Empty lanes on an outdoor track at sunset


In light of Idaho’s House and Senate passing a bill that would allow invasive sex testing on student athletes, interACT’s Executive Director penned this open letter to Governor Brad Little.


Dear Governor Little,

It has come to our attention that House Bill 500, if signed, would mandate an extremely harmful, unscientific, and discriminatory approach to sport classifications. As the Executive Director of the nation’s only organization dedicated to promoting the legal and human rights of children with intersex variations, I strongly urge you to veto the bill. I also write to clarify a number of crucial points about the bill’s negative impact.

“Intersex” is an umbrella term for different variations in sex traits–such as chromosomes, gonads, genitals, and hormone production and reception–that may cause individual bodies to fall outside of typical definitions of male or female. Being intersex is actually pretty common: at about 1.7 percent of people, greater than the incidence of identical twins. Of people born with these variations, some are noticed at birth, while others might not be discovered until later in life, if at all. While intersex is not the same as transgender, both communities have a shared interest in medical privacy, and both communities are put in jeopardy by bills like HB 500.

This bill, which would require a physician to provide a statement for any student whose sex is “disputed,” would cause tremendous and unnecessary harm to Idahoan youth whether they are LGBTQ, intersex, or not. A policy of submitting students to invasive and embarrassing medical investigations based on sex classification opens all students up to potential harm. Being gender non-conforming, particularly tall or short for one’s age, or merely a target of general bullying would be grounds to subject a child to humiliating and potentially traumatizing genital examinations, genetic testing, and/or imaging of their internal organs in an attempt to “prove” their sex.

This bill would not only be a tremendous invasion of privacy, but would also be entirely unfeasible. Such an approach assumes, incorrectly, that all individuals can be neatly categorized as “male” or “female” based on their sex characteristics, and that an individual’s characteristics will always “line up” on one side of the binary or the other. These assumptions are flawed for several reasons. First, as discussed above, intersex individuals have bodies that transcend traditional notions of male or female. For example, some children are born with androgen insensitivity syndrome (AIS), meaning that while they have XY chromosomes, the genes carried on their chromosomes cause their external characteristics to develop as typically female. Many of these children, and their families, are not even aware that they have XY chromosomes until puberty or even later. Chromosomes other than XX or XY, such as XO or XXY, are possible in other variations, and some people may have XX chromosomes in some cells and XY in others.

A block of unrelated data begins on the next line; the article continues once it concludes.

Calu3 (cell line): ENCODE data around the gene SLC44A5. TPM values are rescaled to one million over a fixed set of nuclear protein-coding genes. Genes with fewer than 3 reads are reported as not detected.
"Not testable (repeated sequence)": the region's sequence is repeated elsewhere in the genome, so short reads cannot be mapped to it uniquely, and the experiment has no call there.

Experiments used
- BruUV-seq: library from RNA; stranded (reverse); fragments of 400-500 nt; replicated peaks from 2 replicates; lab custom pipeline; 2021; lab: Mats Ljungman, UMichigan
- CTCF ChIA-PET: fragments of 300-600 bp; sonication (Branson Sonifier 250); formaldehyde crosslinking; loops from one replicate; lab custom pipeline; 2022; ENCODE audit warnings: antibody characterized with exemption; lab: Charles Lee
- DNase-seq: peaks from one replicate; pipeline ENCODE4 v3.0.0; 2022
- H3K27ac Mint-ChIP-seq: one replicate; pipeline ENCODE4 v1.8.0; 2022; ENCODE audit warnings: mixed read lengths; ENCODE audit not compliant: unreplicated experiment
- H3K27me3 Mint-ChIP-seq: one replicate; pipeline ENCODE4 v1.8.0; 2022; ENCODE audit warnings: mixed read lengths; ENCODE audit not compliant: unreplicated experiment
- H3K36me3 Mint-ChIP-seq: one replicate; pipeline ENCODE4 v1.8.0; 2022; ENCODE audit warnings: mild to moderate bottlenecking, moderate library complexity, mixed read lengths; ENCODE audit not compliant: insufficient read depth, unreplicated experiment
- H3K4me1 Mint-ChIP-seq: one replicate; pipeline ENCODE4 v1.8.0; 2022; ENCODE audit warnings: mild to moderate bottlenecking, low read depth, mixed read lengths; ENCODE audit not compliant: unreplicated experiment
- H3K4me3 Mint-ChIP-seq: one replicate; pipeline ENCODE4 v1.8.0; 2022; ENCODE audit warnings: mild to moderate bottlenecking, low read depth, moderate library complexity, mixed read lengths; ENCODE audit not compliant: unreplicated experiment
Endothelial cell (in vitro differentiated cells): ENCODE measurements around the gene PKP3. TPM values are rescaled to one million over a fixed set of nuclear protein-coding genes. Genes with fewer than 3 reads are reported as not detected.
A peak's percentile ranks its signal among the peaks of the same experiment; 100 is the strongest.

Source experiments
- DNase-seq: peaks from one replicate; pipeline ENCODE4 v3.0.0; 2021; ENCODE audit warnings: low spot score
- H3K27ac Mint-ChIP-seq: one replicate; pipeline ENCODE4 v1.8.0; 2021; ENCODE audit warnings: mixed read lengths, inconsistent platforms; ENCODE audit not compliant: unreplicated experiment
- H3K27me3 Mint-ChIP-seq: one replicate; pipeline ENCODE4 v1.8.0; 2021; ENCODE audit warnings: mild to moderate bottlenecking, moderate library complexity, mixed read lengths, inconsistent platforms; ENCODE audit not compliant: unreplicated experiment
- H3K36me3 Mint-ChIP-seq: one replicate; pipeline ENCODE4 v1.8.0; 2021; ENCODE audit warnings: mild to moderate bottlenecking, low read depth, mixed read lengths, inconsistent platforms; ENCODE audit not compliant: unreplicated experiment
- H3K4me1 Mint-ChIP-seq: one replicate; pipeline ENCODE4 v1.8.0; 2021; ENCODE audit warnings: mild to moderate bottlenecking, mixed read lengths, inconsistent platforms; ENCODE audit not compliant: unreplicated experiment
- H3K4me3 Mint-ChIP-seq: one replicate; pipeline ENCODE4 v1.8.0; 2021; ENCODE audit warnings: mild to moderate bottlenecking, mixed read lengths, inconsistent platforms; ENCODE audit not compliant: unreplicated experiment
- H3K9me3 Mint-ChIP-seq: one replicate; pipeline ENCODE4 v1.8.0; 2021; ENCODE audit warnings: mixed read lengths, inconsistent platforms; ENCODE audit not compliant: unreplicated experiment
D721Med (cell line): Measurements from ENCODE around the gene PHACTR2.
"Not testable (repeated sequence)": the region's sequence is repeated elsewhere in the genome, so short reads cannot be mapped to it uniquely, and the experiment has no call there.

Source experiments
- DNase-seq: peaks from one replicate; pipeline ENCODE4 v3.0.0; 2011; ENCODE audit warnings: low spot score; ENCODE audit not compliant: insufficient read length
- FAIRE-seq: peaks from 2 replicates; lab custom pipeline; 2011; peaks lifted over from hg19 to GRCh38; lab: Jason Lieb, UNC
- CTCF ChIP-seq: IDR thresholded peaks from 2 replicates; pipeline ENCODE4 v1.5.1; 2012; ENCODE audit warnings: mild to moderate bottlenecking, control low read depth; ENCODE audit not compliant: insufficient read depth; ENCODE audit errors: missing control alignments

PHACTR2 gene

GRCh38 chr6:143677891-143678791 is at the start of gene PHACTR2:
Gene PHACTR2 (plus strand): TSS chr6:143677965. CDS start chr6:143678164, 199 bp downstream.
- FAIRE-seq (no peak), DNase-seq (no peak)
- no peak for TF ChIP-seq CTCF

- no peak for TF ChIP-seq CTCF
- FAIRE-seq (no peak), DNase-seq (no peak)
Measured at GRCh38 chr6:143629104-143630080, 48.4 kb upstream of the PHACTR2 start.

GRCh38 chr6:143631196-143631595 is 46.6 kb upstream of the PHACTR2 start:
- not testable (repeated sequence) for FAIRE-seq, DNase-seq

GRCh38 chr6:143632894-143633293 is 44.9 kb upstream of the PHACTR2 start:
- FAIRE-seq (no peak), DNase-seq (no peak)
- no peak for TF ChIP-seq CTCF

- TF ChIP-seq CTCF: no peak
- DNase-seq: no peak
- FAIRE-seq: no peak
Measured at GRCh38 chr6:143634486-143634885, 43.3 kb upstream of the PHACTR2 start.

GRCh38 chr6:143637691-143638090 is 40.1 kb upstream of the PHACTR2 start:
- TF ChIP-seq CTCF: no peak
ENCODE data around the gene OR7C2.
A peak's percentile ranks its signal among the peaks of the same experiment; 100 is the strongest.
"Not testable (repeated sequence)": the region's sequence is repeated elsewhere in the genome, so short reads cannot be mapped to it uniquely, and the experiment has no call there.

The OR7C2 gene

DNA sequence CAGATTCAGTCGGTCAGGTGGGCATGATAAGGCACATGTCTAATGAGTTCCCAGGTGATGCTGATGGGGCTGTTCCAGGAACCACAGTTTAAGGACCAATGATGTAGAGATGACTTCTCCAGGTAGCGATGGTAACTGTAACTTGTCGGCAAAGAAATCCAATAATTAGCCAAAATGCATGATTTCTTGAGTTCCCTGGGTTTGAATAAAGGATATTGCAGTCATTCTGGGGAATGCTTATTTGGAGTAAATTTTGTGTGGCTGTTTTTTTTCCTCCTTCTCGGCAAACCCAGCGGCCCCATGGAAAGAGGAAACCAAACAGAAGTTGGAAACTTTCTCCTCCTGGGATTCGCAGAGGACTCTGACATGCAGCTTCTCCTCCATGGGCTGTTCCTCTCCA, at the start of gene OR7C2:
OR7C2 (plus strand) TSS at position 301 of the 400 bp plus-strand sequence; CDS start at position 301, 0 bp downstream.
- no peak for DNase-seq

Other intersex people may be born with genital differences, or with gonads that combine ovarian and testicular tissue. Second, and relatedly, there is no one trait that reliably determines an individual’s sex — other than their gender identity. Scientific experts on intersex variations agree that an individual’s own self-knowledge and lived reality decide their sex, not their chromosomes, genitals, or other markers.

Indeed, I myself was born intersex with XY chromosomes, internal testes, no uterus, no ovaries or fallopian tubes, but with typically female-looking genitals. I have always looked and identified as female. I have lived my whole life as a woman, a daughter, a lacrosse player, a cheerleader, a wife to a wonderful man for 27 years, and a mother of two adopted daughters. And this bill would have prohibited me from much of my high school experience. In addition, legal liability may arise for the state as a result of this bill. Students that have been subjected to this type of testing may have claims based in Equal Protection, the Genetic Information Nondiscrimination Act, and the bill may also violate state and federal privacy and sex discrimination laws.

This bill would invade the privacy of Idahoans, increase stigma and discrimination, and open up the state to legal liability. For the aforementioned reasons, I strongly urge you to veto HB 500. Should you have any further questions, we would look forward to the opportunity to discuss this in more detail and elucidate the reasons why this bill should be vetoed. We would also be happy to provide medical professionals experienced in this field to discuss these issues.


Kimberly Zieselman
Executive Director
interACT: Advocates for Intersex Youth